Prior to the practice of Asana, are the practices of the Yamas and Niyamas which act as an ethical code and foundation for the practice of yoga. These are moral perfects to strive for and the concept is enhance the practice of these disciplines. The 5th yama is the practice of non-hoarding. Aparigraha, the Sanskrit word for this yama, literally means non-hoarding but can be translated as not really wanting, non-attachment or greed-lessness.

bound angle pose

The Buddha informs us that all beings suffer. The reason for suffering is desire and aversion. Aparigrapha worries the desire for things. We desire what we do not have and do not have what we want. For instance, I wish to consume brownies for dinner and I do not want to consume salad. This develops suffering. The larger image is that we’ve endless really wants and desires often stimulated by our own monkey mind and advertising brilliants. We could really want a better car, a much better home, a better mate, much better youngsters, and to win the lotto.

All of these things are diversions which make it more difficult for our mind to be free. All of these things take some time to acquire, to keep, to think of and consider. How much time, energy, and resources do we invest looking after our things whether they be technological gadgets or brand-new clothing? Patanjali (1999) tells us that the course to enlightenment is with the mind, an uncluttered mind. As long as we’re preoccupied with our Christmas ornament collection, having the biggest truck, plastic surgery, a brand-new pair of shoes, or whatever, our mind isn’t free.

The most convenient method to begin this practice is to start by cleaning out clutter. There are many benefits to cleaning out mess consisting of a less chaotic mind. Determine ahead of time what appears reasonable. Are 10 pairs of socks enough, twenty, fifty? What suffices? Take products that are still in excellent condition to the homeless or the Goodwill. Don’t donate broken products or stained clothes, these must be gotten rid of. The monk makes due with a bowl and the majority of us can survive with much less than we have.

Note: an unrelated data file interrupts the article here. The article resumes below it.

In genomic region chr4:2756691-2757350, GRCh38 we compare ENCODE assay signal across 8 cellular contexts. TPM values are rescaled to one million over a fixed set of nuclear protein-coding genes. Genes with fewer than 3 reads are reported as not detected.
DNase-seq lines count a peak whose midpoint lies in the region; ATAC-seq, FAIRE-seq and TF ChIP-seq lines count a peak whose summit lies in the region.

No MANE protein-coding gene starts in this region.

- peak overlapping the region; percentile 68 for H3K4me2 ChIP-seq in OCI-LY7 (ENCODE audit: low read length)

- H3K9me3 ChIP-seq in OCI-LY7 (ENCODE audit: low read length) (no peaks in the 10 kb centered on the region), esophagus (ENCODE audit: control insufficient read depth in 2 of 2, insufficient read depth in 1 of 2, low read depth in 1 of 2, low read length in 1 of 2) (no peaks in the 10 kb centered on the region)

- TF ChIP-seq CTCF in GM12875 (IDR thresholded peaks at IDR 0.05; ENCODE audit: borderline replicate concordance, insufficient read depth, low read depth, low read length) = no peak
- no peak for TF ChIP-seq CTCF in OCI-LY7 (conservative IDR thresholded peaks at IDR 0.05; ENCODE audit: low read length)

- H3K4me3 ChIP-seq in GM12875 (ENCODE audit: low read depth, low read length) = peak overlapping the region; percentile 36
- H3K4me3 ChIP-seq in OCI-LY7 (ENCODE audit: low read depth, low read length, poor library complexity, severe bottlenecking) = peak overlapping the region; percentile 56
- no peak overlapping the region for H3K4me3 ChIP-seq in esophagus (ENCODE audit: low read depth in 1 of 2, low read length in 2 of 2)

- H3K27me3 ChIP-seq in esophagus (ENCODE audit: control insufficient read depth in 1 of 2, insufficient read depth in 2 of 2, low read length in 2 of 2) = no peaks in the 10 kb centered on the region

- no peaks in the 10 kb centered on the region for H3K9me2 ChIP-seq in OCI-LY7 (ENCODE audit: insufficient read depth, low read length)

Aparigraha is tough to practice even for those who don’t stay in a consumption culture since the mind is always understanding outdoors itself. For those people who do stay in a materialistic culture, it can be even more challenging. Many North Americans are constantly pounded by messages informing us that we desire something we don’t have or worse that if we don’t have something we’re going to be bad parents, unpopular, unsightly or undesirable. It helps to shut off the television and stay clear of consumer magazines. Most of us actually don’t have to fly first class, to live in a big house, to drive a brand-new vehicle, or wear the most pricey designers. The majority of us could really be a lot more content living in a smaller sized space, riding a bike and taking the train.

Once you clear out the mess from your life, think about exactly what else you can quit that you don’t need. Comfort is truly so much more valuable than anything you possess. The Buddha tells us that our desire is never ever satiated. Worse, each time we gratify a desire, it gets bigger. The only means to gratify our desire for more, is to reject that desire.